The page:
§ 33. Commander Courtney
asked the Lord Privy Seal to what extent it is now the policy of Her Majesty's Government 389 to take such steps as may be practicable with a view to facilitating Chinese membership of the United Nations.
§ Commander Courtney
Is my right hon. Friend aware that on 28th January the Japanese Prime Minister stated in a public speech that Great Britain was against the entry of China into the United Nations? Will he take steps to correct this obviously erroneous impression?
§ Mr. P. Noel-Baker
Will the Minister make it plain that, under the Charter, China is a member of the United Nations and that the question which arises is that of according to her the seat in the United Nations which is legally hers?
§ Mr. C. Osborne
Will my right hon. Friend bear in mind that while the Communist Government in China is undoubtedly anxious to get its rightful seat in the United Nations, what it really requires above that is food, oil and the credits to buy them? Will he do his best to see whether we can help in this way rather than by trying to push at the United Nations?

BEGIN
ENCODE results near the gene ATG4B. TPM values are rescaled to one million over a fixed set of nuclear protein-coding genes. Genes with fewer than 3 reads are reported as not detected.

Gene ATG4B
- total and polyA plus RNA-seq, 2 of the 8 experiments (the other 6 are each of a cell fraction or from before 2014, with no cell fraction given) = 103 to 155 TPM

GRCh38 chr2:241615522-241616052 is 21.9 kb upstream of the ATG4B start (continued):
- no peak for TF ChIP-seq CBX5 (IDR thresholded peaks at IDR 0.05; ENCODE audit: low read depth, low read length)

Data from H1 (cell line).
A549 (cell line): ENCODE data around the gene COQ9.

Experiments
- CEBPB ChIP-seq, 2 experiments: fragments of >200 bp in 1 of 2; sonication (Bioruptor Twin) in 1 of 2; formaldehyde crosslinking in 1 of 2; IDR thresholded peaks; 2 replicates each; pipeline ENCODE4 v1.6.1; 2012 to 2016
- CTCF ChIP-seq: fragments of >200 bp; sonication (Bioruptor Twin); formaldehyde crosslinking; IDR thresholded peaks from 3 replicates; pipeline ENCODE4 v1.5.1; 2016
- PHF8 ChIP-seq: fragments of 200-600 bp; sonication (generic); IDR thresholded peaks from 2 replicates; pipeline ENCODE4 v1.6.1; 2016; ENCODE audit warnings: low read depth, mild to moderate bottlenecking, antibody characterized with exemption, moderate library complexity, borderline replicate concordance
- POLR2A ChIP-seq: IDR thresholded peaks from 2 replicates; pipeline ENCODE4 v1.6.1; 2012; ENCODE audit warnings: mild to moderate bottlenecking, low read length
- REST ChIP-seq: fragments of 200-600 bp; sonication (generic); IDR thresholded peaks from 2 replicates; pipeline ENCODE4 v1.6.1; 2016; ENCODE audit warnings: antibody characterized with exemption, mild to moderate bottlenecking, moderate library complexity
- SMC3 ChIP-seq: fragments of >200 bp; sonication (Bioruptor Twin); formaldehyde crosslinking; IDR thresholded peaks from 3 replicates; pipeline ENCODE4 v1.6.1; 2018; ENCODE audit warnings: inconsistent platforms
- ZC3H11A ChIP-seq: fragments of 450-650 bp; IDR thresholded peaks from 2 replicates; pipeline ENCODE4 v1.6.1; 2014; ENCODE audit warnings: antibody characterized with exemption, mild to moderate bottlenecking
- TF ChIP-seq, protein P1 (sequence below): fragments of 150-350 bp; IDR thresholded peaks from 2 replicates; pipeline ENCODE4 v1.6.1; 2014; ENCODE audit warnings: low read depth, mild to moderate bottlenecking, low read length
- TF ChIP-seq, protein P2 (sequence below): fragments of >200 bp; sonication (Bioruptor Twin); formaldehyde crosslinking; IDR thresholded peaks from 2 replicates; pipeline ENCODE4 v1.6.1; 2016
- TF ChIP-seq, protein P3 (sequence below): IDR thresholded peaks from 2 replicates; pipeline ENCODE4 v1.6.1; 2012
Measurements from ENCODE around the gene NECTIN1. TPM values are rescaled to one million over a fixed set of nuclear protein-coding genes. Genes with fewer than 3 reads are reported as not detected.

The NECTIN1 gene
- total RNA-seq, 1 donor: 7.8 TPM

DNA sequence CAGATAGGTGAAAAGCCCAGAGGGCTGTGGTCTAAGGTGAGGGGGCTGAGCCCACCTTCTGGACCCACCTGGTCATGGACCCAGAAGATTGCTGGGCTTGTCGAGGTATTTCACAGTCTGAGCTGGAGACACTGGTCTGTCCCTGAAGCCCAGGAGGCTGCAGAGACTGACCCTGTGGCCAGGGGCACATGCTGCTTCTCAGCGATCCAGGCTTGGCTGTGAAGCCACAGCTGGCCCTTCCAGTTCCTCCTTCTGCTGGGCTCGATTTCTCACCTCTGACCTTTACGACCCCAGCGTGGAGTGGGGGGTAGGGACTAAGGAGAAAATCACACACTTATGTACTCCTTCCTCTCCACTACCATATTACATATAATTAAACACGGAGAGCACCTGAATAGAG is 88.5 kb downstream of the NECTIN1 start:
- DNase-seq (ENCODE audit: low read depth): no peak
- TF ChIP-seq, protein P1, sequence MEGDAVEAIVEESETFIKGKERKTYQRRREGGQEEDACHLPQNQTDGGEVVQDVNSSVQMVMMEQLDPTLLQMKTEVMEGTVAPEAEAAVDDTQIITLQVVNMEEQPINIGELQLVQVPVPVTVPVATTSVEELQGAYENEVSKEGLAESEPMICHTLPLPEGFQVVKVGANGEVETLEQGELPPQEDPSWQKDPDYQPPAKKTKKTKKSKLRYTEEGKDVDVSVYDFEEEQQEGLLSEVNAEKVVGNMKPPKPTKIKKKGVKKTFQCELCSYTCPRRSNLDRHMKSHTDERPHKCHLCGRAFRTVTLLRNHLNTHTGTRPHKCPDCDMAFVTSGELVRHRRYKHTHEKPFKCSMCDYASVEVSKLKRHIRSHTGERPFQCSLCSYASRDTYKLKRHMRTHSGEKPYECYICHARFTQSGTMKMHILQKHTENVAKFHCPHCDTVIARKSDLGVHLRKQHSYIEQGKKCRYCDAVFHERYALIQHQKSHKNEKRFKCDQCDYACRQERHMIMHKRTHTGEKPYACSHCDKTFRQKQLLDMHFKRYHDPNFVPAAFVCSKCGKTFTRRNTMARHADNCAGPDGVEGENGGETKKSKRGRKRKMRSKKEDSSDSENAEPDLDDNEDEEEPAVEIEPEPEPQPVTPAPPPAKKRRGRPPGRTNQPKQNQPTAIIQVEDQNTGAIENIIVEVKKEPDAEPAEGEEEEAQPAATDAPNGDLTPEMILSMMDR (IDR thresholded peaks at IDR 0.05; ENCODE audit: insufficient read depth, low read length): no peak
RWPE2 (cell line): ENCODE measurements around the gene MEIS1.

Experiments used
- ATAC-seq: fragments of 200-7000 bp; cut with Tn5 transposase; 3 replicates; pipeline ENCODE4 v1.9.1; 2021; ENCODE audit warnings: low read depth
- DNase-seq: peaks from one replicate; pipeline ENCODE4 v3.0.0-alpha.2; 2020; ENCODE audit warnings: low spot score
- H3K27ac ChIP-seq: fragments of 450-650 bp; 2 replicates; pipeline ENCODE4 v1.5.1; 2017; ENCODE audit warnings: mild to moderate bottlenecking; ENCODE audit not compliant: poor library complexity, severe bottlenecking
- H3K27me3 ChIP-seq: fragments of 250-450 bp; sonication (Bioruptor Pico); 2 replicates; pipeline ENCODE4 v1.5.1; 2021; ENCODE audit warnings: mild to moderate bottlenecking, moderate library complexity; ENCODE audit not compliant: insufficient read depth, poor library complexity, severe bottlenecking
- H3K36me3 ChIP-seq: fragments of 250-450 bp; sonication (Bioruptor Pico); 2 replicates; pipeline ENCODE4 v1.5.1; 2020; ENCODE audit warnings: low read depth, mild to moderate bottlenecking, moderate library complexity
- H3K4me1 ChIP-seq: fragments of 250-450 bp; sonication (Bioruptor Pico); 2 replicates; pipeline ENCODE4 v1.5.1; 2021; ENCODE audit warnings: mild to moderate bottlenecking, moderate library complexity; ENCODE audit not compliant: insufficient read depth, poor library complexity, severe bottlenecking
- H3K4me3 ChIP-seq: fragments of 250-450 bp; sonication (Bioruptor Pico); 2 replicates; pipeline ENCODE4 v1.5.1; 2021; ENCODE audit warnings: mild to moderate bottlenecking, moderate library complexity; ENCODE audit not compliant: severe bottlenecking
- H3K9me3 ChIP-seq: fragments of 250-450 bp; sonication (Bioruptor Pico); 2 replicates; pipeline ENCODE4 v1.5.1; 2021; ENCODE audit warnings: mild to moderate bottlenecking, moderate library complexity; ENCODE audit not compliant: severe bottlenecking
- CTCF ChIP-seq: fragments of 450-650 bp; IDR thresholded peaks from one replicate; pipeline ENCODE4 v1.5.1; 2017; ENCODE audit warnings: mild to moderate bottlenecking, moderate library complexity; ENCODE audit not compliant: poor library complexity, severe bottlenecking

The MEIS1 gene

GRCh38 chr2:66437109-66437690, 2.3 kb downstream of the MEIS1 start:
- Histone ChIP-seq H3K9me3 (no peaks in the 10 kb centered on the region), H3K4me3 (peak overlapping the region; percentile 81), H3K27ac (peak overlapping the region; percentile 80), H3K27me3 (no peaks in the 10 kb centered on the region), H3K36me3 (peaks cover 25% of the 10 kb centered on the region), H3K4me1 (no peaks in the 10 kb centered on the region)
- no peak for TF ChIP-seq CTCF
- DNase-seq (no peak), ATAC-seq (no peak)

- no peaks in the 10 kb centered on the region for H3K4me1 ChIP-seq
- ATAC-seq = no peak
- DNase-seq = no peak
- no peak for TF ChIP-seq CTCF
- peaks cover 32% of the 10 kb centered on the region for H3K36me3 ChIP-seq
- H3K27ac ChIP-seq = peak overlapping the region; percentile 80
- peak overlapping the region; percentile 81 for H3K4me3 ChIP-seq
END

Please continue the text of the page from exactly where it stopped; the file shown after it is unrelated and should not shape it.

§ Mr. P. Noel-Baker
Did the right hon. Gentleman's last reply to me mean that he was really seriously suggesting that Formosa represents China?
§ Sir P. Agnew
Further to the reply he has already given, would my right hon. Friend bear in mind that if the People's Government of China is to be given a seat in the United Nations, recognition should not be withdrawn from the Government of China which occupies and rules over the island of Formosa, but that they should be given simultaneous recognition?
§ Mr. Heath
My hon. Friend has pointed out one of the difficulties of the situation. I should make clear to the right hon. Member for Derby, South (Mr. P. Noel-Baker) that our position was clearly stated in the speech of my hon. Friend in which, briefly, he said that we have extended recognition to the Peking Government and therefore, prima facie, one would expect that Government to be in the United Nations.